This week Greece returned to the international bond market for the first time in three years with a 3 billion euro denominated bond that matures in 2022 yielding less than 5%. This is a remarkable comeback for a country that defaulted on its obligations twice in 2012 and still has a deeply distressed credit rating.
This new bond issue is important for debt investors because it signals two important things. First, it signals that investors are prepared to put the 2011 Eurozone crisis behind them and step in to buy new Greek debt. Secondly, it signals that the International Monetary Fund (IMF) bailouts of the Greek economy worked as intended to shore up investor confidence. It also demonstrates how bond investors are hungry for yield in this low global interest rate environment and are willing to buy bonds issued by riskier borrowers.
Why Are Yields So Low?
What is somewhat surprising is how low the yield is on this new bond. Various media reports say the yield is around 4.6%. Given the country’s still relatively risky credit ratings, this yield seems low. Greece is rated ‘Caa2’ at Moody’s and “B-” at Standard and Poor’s. Even giving Greece the benefit of the doubt and using the higher credit rating of “B-,” data from the St. Louis Fed shows that the effective yield on single B rated issues is currently around 5.5% (see chart), which is nearly 1% higher than Greece.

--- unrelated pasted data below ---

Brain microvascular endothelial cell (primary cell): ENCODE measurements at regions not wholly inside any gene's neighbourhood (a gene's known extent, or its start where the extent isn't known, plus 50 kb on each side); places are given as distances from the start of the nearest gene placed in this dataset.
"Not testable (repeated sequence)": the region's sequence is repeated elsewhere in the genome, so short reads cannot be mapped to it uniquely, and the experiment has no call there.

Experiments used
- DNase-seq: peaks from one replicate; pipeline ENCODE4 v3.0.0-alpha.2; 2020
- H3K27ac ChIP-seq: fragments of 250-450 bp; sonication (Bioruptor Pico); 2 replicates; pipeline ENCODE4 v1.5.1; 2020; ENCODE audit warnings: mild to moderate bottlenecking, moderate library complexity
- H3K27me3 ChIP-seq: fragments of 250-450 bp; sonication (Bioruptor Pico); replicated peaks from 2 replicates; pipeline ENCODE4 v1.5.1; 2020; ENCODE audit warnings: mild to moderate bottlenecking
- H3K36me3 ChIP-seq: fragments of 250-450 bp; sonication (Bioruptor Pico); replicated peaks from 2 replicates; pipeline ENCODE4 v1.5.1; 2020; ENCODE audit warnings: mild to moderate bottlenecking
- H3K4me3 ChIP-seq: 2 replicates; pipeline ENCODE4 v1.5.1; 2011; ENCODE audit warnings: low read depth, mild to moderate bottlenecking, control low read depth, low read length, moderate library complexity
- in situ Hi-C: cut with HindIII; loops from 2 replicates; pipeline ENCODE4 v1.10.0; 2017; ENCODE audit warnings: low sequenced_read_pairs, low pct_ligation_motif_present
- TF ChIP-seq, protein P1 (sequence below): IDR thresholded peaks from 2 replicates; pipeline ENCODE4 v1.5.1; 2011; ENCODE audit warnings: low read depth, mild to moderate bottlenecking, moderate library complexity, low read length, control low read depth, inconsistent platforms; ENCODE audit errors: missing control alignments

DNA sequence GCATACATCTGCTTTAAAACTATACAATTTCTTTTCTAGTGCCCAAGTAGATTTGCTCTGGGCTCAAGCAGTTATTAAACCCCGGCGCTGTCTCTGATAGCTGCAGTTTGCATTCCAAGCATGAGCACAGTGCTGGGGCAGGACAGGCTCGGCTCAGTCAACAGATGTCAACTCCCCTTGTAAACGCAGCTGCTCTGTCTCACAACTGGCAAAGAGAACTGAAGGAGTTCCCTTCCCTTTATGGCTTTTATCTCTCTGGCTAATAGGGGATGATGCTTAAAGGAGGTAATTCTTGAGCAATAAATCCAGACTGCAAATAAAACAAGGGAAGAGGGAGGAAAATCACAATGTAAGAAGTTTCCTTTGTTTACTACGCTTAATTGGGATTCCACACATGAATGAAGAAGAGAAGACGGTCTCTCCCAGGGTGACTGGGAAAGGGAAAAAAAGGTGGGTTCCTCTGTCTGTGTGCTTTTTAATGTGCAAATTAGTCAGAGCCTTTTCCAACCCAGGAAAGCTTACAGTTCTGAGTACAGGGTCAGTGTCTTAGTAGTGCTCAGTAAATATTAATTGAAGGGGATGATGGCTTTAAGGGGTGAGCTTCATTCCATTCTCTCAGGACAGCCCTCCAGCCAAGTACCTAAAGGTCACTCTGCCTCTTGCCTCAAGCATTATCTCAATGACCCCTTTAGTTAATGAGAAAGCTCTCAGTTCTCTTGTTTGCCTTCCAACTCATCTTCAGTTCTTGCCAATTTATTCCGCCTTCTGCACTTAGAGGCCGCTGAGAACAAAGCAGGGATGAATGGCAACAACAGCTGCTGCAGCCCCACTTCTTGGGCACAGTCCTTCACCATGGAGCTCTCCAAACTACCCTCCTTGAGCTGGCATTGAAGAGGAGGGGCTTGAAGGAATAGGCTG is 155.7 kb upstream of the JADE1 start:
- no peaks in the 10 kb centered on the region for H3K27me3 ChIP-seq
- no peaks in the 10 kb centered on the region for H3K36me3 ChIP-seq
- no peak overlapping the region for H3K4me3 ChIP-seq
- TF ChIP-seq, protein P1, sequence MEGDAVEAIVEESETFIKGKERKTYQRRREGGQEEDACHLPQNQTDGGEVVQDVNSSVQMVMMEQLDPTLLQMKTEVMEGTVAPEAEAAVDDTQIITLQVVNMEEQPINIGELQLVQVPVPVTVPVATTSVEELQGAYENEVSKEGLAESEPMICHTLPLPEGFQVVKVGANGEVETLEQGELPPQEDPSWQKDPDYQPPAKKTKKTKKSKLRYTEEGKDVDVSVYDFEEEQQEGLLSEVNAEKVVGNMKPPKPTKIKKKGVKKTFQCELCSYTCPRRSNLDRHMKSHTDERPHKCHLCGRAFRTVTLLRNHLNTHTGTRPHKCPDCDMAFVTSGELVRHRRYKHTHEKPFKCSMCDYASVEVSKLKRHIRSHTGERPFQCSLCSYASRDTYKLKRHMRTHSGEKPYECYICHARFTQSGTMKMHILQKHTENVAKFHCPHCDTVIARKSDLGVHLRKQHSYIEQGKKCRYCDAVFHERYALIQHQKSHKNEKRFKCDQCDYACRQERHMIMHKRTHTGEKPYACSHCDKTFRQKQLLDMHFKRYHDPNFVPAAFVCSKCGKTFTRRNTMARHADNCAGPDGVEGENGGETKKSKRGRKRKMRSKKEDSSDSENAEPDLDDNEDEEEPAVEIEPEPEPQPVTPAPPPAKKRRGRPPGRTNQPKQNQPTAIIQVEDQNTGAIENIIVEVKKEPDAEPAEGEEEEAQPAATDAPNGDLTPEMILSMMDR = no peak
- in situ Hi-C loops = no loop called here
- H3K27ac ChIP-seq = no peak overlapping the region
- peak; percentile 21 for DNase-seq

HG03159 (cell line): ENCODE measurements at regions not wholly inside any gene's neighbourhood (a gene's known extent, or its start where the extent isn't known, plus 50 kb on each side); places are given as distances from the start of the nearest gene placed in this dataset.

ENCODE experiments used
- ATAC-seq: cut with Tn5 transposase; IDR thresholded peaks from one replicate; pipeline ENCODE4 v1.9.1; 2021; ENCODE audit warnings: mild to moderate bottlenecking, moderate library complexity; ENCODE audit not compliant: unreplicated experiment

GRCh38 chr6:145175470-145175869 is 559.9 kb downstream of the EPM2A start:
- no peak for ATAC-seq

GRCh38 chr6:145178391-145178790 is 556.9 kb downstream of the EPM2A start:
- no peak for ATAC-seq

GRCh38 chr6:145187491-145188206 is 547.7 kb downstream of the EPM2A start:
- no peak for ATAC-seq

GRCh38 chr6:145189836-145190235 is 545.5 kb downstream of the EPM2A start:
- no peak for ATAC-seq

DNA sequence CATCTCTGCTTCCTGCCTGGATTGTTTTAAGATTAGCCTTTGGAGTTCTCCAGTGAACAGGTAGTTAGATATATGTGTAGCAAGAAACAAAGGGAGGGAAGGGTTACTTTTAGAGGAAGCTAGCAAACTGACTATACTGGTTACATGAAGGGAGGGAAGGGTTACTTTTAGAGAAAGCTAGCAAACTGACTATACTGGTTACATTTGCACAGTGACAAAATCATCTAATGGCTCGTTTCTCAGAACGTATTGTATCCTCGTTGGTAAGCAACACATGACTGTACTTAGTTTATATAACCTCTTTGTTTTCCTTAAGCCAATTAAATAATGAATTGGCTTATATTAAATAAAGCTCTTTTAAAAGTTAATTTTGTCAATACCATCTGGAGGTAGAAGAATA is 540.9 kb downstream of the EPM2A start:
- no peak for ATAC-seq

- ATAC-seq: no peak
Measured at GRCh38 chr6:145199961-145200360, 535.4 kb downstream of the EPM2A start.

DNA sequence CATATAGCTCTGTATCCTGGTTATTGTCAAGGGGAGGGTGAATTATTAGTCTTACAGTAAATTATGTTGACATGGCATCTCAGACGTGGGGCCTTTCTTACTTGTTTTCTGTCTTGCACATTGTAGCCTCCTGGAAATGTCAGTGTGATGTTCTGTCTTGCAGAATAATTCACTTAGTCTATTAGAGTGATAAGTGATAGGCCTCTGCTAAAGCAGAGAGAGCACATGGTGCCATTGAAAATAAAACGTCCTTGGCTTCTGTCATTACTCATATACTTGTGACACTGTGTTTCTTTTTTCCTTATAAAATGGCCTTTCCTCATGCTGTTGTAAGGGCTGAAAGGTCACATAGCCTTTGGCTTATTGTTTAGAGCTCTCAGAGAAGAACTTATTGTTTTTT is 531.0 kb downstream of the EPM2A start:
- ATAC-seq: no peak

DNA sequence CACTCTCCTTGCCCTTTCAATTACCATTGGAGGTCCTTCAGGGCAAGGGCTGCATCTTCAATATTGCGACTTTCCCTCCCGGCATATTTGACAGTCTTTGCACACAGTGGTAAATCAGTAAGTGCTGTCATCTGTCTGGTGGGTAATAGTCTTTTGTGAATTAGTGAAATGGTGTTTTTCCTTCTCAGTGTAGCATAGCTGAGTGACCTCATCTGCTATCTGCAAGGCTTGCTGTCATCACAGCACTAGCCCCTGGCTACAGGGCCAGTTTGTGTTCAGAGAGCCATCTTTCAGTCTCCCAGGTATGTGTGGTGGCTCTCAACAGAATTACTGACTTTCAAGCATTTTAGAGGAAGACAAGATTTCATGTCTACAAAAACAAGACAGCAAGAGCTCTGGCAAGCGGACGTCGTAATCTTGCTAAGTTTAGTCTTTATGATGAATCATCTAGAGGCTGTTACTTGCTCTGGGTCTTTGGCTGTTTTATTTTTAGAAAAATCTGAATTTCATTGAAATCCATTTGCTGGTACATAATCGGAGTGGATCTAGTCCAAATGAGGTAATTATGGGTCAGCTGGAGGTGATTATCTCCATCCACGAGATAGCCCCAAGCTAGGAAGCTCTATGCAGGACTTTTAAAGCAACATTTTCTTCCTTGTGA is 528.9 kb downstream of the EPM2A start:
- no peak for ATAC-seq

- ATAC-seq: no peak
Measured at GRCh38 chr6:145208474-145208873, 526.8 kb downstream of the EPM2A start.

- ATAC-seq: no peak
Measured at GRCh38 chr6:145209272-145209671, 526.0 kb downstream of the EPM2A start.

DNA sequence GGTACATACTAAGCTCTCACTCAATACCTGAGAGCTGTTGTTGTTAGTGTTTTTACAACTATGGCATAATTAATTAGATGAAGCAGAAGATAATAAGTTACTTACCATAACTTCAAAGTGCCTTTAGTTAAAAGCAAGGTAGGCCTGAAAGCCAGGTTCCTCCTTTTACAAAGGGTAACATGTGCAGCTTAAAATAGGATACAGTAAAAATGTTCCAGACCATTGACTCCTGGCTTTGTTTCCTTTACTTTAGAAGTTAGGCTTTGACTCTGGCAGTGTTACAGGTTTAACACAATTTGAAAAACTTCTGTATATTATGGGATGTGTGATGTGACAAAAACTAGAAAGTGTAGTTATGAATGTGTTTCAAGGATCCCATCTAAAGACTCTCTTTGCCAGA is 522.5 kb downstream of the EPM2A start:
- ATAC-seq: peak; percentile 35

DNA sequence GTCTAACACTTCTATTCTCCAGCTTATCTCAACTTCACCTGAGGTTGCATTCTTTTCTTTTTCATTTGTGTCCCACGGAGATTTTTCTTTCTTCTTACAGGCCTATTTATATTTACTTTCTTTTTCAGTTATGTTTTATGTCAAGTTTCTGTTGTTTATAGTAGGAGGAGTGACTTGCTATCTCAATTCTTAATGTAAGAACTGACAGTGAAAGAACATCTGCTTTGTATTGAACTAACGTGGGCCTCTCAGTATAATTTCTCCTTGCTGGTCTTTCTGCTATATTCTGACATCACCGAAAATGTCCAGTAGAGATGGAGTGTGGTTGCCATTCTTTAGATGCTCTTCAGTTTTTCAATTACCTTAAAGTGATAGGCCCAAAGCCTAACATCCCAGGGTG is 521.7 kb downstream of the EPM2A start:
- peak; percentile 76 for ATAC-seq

Part of the reason Greek debt does not yield more is because of how investor’s view the country’s relationship with the rest of the Eurozone and Germany in particular. Greece was not expelled from the block during the depths of the 2011 crisis (a concept termed Grexit). Instead money was poured into the Greek economy and banking system. It is because of this backing that yields on the country’s new debt do not completely match the country’s credit ratings.
The Bottom Line
Greece’s re-entry to the bond market this week is a positive step, but the country still needs to undergo important structural reform to improve the productivity of its economy and get its overall debt ratios more in line with other Eurozone countries. Failure to build on this positive momentum could limit the country’s ability to borrow again in the near term.
Disclaimer: Gary Ashton is an oil and gas financial consultant who writes for Investopedia. The observations he makes are his own and are not intended as investment advice.